Eric and I are going on five years this July. Many people's response when they learn this is to say that I'm two years away from the seven-year itch.
With a long-distance relationship, that itch comes every four months and there was a scratch after two years. In the age of the Internet, I've noticed more friends and acquaintances have commented on their LDRs with questions like, "Oh is this right? Why isn't he communicating with me? Am I asking too much?" I have talked to Eric about a few of these concerns that pop up. Long distance relationships are not for everyone. It is like any other form of relationship or identity ... if it fits you then it fits you. If it doesn't ... then really you won't be happy in the long run.
Here are some techniques for surviving an LDR:
This technique comes from actually having non-sexual intimate relationships for a while. When I say self-love, I mean self-love physically. Physical dependence in relationships, although somewhat natural, is not always healthy in my opinion. If you get anxiety that the relationship is ending, that you cannot live without this person, if you are going to be lost in space, it's time to take a serious look at the relationship. Are you putting all of your eggs in one basket or are you taking care of yourself? The Buddhists believe that it's important to love yourself first and not expect one person to do everything for you and be your everything.
In terms of the intimate moments invest in what I call BOBs (i.e. Battery Operation Boyfriends) and self-loving tools. Think quality over quantity. They even make BOBs with USB cords that are controllable by your partners miles apart.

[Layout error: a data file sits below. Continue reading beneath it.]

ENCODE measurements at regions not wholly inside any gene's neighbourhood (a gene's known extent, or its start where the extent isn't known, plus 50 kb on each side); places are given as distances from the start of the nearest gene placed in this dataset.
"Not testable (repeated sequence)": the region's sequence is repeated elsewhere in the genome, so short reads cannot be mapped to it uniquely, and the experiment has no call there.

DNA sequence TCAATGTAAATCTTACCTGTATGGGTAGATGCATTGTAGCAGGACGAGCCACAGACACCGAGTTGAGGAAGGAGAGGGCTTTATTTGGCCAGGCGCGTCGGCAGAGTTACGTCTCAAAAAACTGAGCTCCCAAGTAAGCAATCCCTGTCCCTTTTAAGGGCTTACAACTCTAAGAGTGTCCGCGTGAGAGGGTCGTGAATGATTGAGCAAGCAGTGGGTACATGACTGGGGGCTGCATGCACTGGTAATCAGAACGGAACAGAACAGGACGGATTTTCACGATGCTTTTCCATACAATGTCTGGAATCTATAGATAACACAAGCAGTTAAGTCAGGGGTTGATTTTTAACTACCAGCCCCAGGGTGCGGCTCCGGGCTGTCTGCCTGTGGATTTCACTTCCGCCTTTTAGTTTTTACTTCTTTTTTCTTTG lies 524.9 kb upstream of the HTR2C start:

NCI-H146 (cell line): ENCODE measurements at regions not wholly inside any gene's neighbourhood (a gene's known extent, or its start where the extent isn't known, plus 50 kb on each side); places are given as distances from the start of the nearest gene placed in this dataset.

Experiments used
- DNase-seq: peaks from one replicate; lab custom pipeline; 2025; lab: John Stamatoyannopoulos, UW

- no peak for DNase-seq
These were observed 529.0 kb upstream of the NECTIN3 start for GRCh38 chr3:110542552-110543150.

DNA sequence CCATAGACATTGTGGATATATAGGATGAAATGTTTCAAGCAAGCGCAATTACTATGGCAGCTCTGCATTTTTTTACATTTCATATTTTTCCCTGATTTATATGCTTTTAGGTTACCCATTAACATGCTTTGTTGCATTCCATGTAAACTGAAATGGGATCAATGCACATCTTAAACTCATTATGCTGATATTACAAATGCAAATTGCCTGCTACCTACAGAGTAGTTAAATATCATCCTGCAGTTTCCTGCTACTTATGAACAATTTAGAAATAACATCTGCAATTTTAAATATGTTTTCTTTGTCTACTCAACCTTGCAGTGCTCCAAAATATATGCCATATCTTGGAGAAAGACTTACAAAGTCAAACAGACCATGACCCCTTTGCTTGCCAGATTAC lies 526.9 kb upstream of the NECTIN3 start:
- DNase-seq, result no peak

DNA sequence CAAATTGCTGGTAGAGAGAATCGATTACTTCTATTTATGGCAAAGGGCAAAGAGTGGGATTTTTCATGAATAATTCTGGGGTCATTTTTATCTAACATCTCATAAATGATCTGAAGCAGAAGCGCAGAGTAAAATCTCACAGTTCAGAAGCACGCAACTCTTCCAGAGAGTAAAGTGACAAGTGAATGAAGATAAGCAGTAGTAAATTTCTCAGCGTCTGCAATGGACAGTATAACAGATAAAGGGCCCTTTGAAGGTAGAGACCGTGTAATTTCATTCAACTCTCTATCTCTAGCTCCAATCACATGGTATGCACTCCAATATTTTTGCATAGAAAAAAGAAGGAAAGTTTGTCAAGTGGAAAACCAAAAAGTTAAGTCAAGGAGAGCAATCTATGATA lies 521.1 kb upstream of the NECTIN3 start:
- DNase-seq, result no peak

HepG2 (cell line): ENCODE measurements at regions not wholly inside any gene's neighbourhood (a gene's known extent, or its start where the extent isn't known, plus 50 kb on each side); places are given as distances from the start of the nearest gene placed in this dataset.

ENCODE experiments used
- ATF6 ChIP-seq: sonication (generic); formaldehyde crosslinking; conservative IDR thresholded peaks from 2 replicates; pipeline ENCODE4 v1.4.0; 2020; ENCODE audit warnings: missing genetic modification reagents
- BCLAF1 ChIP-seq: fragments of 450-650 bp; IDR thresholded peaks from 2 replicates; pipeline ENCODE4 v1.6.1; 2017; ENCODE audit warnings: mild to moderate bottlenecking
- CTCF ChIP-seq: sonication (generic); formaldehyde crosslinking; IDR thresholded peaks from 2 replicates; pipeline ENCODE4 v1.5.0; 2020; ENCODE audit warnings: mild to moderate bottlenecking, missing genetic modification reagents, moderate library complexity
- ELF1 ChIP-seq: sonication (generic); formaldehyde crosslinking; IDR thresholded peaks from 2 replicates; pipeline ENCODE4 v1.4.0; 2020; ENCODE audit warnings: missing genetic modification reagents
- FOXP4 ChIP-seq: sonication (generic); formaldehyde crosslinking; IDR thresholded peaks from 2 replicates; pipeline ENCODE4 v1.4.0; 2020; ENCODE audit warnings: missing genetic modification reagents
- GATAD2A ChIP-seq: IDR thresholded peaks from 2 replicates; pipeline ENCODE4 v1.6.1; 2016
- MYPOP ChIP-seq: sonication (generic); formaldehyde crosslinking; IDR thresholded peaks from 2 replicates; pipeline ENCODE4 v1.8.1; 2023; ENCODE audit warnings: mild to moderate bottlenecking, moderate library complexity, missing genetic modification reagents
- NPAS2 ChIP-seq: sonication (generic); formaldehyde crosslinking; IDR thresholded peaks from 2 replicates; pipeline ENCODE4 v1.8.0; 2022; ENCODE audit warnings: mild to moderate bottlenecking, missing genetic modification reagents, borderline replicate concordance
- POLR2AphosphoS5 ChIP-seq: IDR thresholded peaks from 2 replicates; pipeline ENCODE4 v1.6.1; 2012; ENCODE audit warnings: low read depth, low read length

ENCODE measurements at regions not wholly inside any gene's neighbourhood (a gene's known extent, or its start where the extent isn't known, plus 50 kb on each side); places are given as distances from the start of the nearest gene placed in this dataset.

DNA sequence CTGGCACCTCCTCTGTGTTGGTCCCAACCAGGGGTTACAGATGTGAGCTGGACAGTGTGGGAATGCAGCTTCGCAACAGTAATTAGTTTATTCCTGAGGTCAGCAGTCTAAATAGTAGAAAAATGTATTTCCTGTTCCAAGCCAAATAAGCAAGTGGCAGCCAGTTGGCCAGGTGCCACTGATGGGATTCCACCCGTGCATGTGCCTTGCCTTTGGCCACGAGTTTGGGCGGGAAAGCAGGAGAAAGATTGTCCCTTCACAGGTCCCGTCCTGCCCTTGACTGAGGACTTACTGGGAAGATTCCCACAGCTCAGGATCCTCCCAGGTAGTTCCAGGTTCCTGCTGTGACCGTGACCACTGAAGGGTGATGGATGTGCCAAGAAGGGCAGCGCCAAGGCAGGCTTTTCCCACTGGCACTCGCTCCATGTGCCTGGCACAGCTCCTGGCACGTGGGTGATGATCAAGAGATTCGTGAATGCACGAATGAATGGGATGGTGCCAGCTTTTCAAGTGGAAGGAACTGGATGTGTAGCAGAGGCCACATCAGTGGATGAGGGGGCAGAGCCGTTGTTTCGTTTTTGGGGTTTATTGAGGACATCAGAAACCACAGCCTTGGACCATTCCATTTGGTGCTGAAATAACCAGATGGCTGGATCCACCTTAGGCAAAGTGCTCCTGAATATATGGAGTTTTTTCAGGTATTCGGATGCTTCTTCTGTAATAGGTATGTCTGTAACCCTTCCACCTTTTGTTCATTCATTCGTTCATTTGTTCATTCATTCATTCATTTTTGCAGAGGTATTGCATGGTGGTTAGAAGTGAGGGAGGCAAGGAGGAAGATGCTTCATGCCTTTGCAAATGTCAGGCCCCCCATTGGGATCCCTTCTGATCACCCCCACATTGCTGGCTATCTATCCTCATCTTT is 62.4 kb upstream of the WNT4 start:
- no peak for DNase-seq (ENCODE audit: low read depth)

Communication is important in any relationship. Communication is vital for LDR. For medical emergencies it's always good to have phone numbers of people close to you. This may not include your partner primarily ... this is why it's always good to give the partner's phone number to a friend or family member. Although you do want to tell him ... if your appendix is about to burst, it's not a good time to call him, it's a good time to call a friend who lives in your town.
At the same time, knowing that your partner is reachable if you truly need to talk is also important.
I do not talk to Eric on the phone every day. He and I talk on the phone maybe once every two months if I am feeling down or if something serious is going on that I need his emotional support. Yahoo and Skype have very good features for communication. Skype calls are free as long as you don't want to register a phone number that will show up on caller-ID and Yahoo offers free webcaming.
Letters are still possible. The USPS is still there and even if it seems the only people using the system now are bill collectors, sending letters and postcards is a fun way to surprise your partner.
Laying Ground Rules
A term that has gained popularity over the past few years is monogamy non-monogamy. Monogamy non-monogamy is different than polyamory (having more than one partner who is at least intimate, if not sexual, in committed relationships). Monogamy non-monogamy consists of a monogamous marriage with the possibility of having other individuals in the relationship that share certain activities with a partner without having more than one relationship. In this structure, you have full communication and openness about sharing certain aspects of your life with another while respecting the boundaries of your marriage. There are four levels of monogamy non-monogamy:
- Strict Monogamy: There is no interest in adding any other person into the relationship
On the other end, if you do have questions on polyamory feel free to check out my past posts. There is some good information in my past blogs about polyamory relationships and communication.
These are just a few techniques to begin conversing and negotiating a LDR. Have you been in an LDR and have some suggestions? Or are you interested in starting one and have some questions? Please feel free to share your comments.
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